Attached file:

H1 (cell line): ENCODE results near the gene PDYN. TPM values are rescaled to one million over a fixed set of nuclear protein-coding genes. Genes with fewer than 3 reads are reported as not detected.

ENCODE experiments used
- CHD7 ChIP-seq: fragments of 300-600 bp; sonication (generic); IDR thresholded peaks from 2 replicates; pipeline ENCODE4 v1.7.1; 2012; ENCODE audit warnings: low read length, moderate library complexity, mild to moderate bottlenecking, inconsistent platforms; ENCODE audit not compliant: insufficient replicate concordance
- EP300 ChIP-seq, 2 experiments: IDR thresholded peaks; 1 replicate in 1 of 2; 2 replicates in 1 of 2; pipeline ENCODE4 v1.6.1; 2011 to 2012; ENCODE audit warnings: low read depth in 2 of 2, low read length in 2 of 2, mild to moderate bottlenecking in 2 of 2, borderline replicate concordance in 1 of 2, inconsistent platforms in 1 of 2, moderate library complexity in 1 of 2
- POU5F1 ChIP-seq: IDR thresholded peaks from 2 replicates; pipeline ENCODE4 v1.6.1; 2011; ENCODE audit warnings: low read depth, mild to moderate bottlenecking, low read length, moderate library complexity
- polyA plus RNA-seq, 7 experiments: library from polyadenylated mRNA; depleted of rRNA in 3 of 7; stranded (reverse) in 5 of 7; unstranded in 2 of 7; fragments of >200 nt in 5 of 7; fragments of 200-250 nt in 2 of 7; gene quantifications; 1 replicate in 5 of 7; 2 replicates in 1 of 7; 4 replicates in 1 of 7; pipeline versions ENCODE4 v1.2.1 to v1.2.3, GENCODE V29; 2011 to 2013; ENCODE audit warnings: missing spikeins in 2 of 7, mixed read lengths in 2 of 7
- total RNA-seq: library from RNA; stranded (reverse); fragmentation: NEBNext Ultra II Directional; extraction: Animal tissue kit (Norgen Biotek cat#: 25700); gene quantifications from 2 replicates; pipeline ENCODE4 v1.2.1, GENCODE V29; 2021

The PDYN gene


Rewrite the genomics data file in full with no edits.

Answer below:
H1 (cell line): ENCODE results near the gene PDYN. TPM values are rescaled to one million over a fixed set of nuclear protein-coding genes. Genes with fewer than 3 reads are reported as not detected.

ENCODE experiments used
- CHD7 ChIP-seq: fragments of 300-600 bp; sonication (generic); IDR thresholded peaks from 2 replicates; pipeline ENCODE4 v1.7.1; 2012; ENCODE audit warnings: low read length, moderate library complexity, mild to moderate bottlenecking, inconsistent platforms; ENCODE audit not compliant: insufficient replicate concordance
- EP300 ChIP-seq, 2 experiments: IDR thresholded peaks; 1 replicate in 1 of 2; 2 replicates in 1 of 2; pipeline ENCODE4 v1.6.1; 2011 to 2012; ENCODE audit warnings: low read depth in 2 of 2, low read length in 2 of 2, mild to moderate bottlenecking in 2 of 2, borderline replicate concordance in 1 of 2, inconsistent platforms in 1 of 2, moderate library complexity in 1 of 2
- POU5F1 ChIP-seq: IDR thresholded peaks from 2 replicates; pipeline ENCODE4 v1.6.1; 2011; ENCODE audit warnings: low read depth, mild to moderate bottlenecking, low read length, moderate library complexity
- polyA plus RNA-seq, 7 experiments: library from polyadenylated mRNA; depleted of rRNA in 3 of 7; stranded (reverse) in 5 of 7; unstranded in 2 of 7; fragments of >200 nt in 5 of 7; fragments of 200-250 nt in 2 of 7; gene quantifications; 1 replicate in 5 of 7; 2 replicates in 1 of 7; 4 replicates in 1 of 7; pipeline versions ENCODE4 v1.2.1 to v1.2.3, GENCODE V29; 2011 to 2013; ENCODE audit warnings: missing spikeins in 2 of 7, mixed read lengths in 2 of 7
- total RNA-seq: library from RNA; stranded (reverse); fragmentation: NEBNext Ultra II Directional; extraction: Animal tissue kit (Norgen Biotek cat#: 25700); gene quantifications from 2 replicates; pipeline ENCODE4 v1.2.1, GENCODE V29; 2021

The PDYN gene